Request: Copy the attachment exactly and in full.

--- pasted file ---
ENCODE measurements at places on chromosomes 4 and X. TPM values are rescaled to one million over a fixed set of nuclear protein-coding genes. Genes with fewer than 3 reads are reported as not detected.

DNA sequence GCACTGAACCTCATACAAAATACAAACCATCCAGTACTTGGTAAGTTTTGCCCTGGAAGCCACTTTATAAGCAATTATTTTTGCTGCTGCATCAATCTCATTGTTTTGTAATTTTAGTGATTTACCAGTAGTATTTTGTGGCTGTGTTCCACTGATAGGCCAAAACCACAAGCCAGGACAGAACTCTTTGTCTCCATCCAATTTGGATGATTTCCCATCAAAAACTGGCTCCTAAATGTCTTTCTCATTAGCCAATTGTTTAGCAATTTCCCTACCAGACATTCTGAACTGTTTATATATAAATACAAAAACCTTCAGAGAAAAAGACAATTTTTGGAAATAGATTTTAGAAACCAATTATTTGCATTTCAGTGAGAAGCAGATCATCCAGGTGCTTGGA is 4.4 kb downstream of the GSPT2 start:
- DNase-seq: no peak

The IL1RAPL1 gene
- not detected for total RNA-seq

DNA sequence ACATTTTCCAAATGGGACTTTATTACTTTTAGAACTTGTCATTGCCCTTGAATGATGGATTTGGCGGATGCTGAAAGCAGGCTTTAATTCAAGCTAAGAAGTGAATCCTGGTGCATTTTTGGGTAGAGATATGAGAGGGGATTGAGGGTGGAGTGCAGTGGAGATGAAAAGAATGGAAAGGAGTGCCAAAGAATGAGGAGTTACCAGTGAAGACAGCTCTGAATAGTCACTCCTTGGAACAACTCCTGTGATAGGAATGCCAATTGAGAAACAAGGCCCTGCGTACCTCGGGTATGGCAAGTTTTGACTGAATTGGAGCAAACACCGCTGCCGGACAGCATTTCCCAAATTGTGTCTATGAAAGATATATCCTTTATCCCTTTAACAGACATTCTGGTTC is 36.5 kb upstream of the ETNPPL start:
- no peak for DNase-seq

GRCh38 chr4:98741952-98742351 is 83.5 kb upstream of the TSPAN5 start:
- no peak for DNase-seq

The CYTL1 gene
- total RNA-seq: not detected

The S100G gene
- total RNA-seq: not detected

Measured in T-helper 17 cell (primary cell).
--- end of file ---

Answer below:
ENCODE measurements at places on chromosomes 4 and X. TPM values are rescaled to one million over a fixed set of nuclear protein-coding genes. Genes with fewer than 3 reads are reported as not detected.

DNA sequence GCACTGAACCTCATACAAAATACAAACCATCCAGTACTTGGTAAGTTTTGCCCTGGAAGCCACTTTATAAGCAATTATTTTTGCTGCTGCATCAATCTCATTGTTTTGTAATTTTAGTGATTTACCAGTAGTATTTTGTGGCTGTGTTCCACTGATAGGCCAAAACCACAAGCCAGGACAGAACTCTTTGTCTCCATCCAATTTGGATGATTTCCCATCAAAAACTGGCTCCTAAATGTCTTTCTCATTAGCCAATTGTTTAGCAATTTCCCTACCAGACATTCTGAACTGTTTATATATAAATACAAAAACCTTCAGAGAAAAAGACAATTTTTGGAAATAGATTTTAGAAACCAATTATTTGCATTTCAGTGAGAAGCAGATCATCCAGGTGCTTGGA is 4.4 kb downstream of the GSPT2 start:
- DNase-seq: no peak

The IL1RAPL1 gene
- not detected for total RNA-seq

DNA sequence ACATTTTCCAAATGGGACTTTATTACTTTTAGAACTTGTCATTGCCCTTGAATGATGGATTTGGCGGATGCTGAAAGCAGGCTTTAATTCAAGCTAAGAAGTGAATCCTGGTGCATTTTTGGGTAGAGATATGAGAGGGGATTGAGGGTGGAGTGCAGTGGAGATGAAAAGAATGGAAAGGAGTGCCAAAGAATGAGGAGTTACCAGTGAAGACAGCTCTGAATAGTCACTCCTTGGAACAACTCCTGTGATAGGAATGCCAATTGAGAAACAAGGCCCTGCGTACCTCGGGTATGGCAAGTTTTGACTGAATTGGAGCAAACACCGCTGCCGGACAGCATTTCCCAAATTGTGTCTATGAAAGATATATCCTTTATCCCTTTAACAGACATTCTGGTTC is 36.5 kb upstream of the ETNPPL start:
- no peak for DNase-seq

GRCh38 chr4:98741952-98742351 is 83.5 kb upstream of the TSPAN5 start:
- no peak for DNase-seq

The CYTL1 gene
- total RNA-seq: not detected

The S100G gene
- total RNA-seq: not detected

Measured in T-helper 17 cell (primary cell).